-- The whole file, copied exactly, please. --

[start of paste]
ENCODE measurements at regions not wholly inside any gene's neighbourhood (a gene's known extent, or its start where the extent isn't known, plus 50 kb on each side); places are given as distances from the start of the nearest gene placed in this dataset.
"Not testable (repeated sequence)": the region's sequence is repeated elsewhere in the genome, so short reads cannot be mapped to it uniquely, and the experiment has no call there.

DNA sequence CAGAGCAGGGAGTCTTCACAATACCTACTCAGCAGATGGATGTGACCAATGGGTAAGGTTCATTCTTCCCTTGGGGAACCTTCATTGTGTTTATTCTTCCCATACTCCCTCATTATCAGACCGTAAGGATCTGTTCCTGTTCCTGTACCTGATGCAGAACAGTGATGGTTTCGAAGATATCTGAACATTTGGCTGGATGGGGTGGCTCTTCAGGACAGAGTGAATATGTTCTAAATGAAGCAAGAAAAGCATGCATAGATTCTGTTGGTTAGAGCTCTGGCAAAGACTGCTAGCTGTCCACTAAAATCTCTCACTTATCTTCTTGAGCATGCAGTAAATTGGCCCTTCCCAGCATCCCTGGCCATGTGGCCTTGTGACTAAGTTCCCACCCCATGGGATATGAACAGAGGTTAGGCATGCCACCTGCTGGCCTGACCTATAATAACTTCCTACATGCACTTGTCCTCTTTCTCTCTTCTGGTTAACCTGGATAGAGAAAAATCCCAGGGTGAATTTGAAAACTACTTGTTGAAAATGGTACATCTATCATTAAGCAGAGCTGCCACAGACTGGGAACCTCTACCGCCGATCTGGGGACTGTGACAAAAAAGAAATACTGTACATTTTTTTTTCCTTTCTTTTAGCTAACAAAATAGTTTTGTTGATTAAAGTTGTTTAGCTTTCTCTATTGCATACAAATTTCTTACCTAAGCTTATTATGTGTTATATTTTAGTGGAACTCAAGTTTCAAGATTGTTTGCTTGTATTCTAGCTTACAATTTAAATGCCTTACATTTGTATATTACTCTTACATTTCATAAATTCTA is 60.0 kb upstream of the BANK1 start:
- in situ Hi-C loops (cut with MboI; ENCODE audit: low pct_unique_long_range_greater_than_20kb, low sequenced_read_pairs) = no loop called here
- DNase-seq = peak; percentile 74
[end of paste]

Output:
ENCODE measurements at regions not wholly inside any gene's neighbourhood (a gene's known extent, or its start where the extent isn't known, plus 50 kb on each side); places are given as distances from the start of the nearest gene placed in this dataset.
"Not testable (repeated sequence)": the region's sequence is repeated elsewhere in the genome, so short reads cannot be mapped to it uniquely, and the experiment has no call there.

DNA sequence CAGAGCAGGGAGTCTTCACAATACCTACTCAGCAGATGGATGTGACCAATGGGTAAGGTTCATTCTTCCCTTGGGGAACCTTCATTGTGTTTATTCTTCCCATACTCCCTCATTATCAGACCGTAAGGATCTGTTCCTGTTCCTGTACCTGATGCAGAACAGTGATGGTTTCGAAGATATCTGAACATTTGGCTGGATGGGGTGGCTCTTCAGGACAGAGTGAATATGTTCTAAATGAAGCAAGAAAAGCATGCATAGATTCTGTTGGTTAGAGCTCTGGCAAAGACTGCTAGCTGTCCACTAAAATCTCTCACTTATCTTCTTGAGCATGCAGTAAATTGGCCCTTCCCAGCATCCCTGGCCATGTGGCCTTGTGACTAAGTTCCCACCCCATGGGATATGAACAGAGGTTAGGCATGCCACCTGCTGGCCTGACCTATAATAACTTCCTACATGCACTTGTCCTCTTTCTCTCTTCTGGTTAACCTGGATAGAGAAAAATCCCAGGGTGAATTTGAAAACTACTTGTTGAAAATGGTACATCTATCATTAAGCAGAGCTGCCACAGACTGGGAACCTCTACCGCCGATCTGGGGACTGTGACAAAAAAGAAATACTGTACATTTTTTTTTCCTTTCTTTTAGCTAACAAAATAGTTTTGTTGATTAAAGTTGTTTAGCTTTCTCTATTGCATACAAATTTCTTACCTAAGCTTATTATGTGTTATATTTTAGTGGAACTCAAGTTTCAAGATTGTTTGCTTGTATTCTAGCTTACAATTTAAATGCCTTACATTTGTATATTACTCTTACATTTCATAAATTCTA is 60.0 kb upstream of the BANK1 start:
- in situ Hi-C loops (cut with MboI; ENCODE audit: low pct_unique_long_range_greater_than_20kb, low sequenced_read_pairs) = no loop called here
- DNase-seq = peak; percentile 74